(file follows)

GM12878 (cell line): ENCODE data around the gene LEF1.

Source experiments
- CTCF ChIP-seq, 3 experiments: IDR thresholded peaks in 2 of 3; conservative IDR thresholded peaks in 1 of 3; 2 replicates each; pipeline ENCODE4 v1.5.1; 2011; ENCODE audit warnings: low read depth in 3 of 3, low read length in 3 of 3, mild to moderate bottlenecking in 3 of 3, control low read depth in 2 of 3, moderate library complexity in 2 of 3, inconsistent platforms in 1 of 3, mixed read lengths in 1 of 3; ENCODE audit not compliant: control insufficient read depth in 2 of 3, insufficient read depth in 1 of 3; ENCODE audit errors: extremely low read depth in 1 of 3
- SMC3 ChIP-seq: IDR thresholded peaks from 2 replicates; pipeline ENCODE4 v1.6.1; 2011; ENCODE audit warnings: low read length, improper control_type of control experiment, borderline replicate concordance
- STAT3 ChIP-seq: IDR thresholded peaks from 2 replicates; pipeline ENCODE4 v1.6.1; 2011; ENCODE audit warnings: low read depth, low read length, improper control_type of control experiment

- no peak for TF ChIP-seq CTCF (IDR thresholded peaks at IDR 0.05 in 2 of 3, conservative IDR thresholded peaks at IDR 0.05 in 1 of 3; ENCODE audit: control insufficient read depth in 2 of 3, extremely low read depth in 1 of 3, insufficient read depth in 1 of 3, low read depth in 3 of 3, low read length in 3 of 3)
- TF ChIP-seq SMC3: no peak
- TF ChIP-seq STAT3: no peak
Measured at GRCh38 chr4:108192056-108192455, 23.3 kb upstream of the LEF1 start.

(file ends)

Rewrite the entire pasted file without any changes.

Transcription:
GM12878 (cell line): ENCODE data around the gene LEF1.

Source experiments
- CTCF ChIP-seq, 3 experiments: IDR thresholded peaks in 2 of 3; conservative IDR thresholded peaks in 1 of 3; 2 replicates each; pipeline ENCODE4 v1.5.1; 2011; ENCODE audit warnings: low read depth in 3 of 3, low read length in 3 of 3, mild to moderate bottlenecking in 3 of 3, control low read depth in 2 of 3, moderate library complexity in 2 of 3, inconsistent platforms in 1 of 3, mixed read lengths in 1 of 3; ENCODE audit not compliant: control insufficient read depth in 2 of 3, insufficient read depth in 1 of 3; ENCODE audit errors: extremely low read depth in 1 of 3
- SMC3 ChIP-seq: IDR thresholded peaks from 2 replicates; pipeline ENCODE4 v1.6.1; 2011; ENCODE audit warnings: low read length, improper control_type of control experiment, borderline replicate concordance
- STAT3 ChIP-seq: IDR thresholded peaks from 2 replicates; pipeline ENCODE4 v1.6.1; 2011; ENCODE audit warnings: low read depth, low read length, improper control_type of control experiment

- no peak for TF ChIP-seq CTCF (IDR thresholded peaks at IDR 0.05 in 2 of 3, conservative IDR thresholded peaks at IDR 0.05 in 1 of 3; ENCODE audit: control insufficient read depth in 2 of 3, extremely low read depth in 1 of 3, insufficient read depth in 1 of 3, low read depth in 3 of 3, low read length in 3 of 3)
- TF ChIP-seq SMC3: no peak
- TF ChIP-seq STAT3: no peak
Measured at GRCh38 chr4:108192056-108192455, 23.3 kb upstream of the LEF1 start.